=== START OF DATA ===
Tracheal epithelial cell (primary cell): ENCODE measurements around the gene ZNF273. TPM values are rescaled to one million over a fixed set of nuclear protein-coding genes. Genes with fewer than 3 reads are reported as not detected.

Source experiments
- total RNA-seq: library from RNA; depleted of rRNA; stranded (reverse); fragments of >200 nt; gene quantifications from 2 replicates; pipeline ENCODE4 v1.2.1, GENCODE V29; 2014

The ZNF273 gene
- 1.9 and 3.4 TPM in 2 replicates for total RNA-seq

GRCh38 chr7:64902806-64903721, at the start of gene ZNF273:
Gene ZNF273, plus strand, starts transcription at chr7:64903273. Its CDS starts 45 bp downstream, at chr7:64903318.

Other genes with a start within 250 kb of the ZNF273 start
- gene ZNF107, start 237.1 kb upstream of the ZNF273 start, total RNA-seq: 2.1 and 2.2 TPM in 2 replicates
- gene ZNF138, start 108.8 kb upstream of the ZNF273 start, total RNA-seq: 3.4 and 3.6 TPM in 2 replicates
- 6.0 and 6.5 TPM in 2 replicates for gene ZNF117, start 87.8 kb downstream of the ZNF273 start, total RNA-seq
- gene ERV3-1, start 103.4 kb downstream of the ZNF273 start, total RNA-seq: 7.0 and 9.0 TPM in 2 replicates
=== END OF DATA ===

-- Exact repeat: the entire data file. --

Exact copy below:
Tracheal epithelial cell (primary cell): ENCODE measurements around the gene ZNF273. TPM values are rescaled to one million over a fixed set of nuclear protein-coding genes. Genes with fewer than 3 reads are reported as not detected.

Source experiments
- total RNA-seq: library from RNA; depleted of rRNA; stranded (reverse); fragments of >200 nt; gene quantifications from 2 replicates; pipeline ENCODE4 v1.2.1, GENCODE V29; 2014

The ZNF273 gene
- 1.9 and 3.4 TPM in 2 replicates for total RNA-seq

GRCh38 chr7:64902806-64903721, at the start of gene ZNF273:
Gene ZNF273, plus strand, starts transcription at chr7:64903273. Its CDS starts 45 bp downstream, at chr7:64903318.

Other genes with a start within 250 kb of the ZNF273 start
- gene ZNF107, start 237.1 kb upstream of the ZNF273 start, total RNA-seq: 2.1 and 2.2 TPM in 2 replicates
- gene ZNF138, start 108.8 kb upstream of the ZNF273 start, total RNA-seq: 3.4 and 3.6 TPM in 2 replicates
- 6.0 and 6.5 TPM in 2 replicates for gene ZNF117, start 87.8 kb downstream of the ZNF273 start, total RNA-seq
- gene ERV3-1, start 103.4 kb downstream of the ZNF273 start, total RNA-seq: 7.0 and 9.0 TPM in 2 replicates